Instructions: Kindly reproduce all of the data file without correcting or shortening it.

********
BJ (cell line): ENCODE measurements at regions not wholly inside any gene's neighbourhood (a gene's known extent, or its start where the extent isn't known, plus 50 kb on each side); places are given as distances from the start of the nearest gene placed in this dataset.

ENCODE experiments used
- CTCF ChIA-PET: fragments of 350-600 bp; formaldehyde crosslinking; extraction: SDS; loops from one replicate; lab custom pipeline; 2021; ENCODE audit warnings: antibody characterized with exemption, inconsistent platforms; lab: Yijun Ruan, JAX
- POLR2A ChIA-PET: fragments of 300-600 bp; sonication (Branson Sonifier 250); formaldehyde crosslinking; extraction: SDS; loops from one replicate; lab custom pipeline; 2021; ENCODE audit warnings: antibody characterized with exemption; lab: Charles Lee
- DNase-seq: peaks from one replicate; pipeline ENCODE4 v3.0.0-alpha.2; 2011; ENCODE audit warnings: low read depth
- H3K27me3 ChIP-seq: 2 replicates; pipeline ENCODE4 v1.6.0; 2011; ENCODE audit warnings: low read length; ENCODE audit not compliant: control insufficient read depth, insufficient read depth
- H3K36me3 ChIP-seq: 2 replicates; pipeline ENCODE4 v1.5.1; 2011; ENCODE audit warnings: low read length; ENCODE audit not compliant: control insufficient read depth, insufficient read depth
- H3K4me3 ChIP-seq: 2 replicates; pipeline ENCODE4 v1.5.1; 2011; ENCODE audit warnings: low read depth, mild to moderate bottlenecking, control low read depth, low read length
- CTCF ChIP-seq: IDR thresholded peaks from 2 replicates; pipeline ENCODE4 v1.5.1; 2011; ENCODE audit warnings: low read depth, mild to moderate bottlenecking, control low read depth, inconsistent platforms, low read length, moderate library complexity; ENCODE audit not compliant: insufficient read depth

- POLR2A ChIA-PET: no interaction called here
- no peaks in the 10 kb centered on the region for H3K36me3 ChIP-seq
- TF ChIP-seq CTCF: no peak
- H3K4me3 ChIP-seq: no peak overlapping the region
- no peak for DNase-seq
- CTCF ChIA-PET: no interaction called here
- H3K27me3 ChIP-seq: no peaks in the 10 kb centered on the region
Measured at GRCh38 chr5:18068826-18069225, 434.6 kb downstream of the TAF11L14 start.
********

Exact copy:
BJ (cell line): ENCODE measurements at regions not wholly inside any gene's neighbourhood (a gene's known extent, or its start where the extent isn't known, plus 50 kb on each side); places are given as distances from the start of the nearest gene placed in this dataset.

ENCODE experiments used
- CTCF ChIA-PET: fragments of 350-600 bp; formaldehyde crosslinking; extraction: SDS; loops from one replicate; lab custom pipeline; 2021; ENCODE audit warnings: antibody characterized with exemption, inconsistent platforms; lab: Yijun Ruan, JAX
- POLR2A ChIA-PET: fragments of 300-600 bp; sonication (Branson Sonifier 250); formaldehyde crosslinking; extraction: SDS; loops from one replicate; lab custom pipeline; 2021; ENCODE audit warnings: antibody characterized with exemption; lab: Charles Lee
- DNase-seq: peaks from one replicate; pipeline ENCODE4 v3.0.0-alpha.2; 2011; ENCODE audit warnings: low read depth
- H3K27me3 ChIP-seq: 2 replicates; pipeline ENCODE4 v1.6.0; 2011; ENCODE audit warnings: low read length; ENCODE audit not compliant: control insufficient read depth, insufficient read depth
- H3K36me3 ChIP-seq: 2 replicates; pipeline ENCODE4 v1.5.1; 2011; ENCODE audit warnings: low read length; ENCODE audit not compliant: control insufficient read depth, insufficient read depth
- H3K4me3 ChIP-seq: 2 replicates; pipeline ENCODE4 v1.5.1; 2011; ENCODE audit warnings: low read depth, mild to moderate bottlenecking, control low read depth, low read length
- CTCF ChIP-seq: IDR thresholded peaks from 2 replicates; pipeline ENCODE4 v1.5.1; 2011; ENCODE audit warnings: low read depth, mild to moderate bottlenecking, control low read depth, inconsistent platforms, low read length, moderate library complexity; ENCODE audit not compliant: insufficient read depth

- POLR2A ChIA-PET: no interaction called here
- no peaks in the 10 kb centered on the region for H3K36me3 ChIP-seq
- TF ChIP-seq CTCF: no peak
- H3K4me3 ChIP-seq: no peak overlapping the region
- no peak for DNase-seq
- CTCF ChIA-PET: no interaction called here
- H3K27me3 ChIP-seq: no peaks in the 10 kb centered on the region
Measured at GRCh38 chr5:18068826-18069225, 434.6 kb downstream of the TAF11L14 start.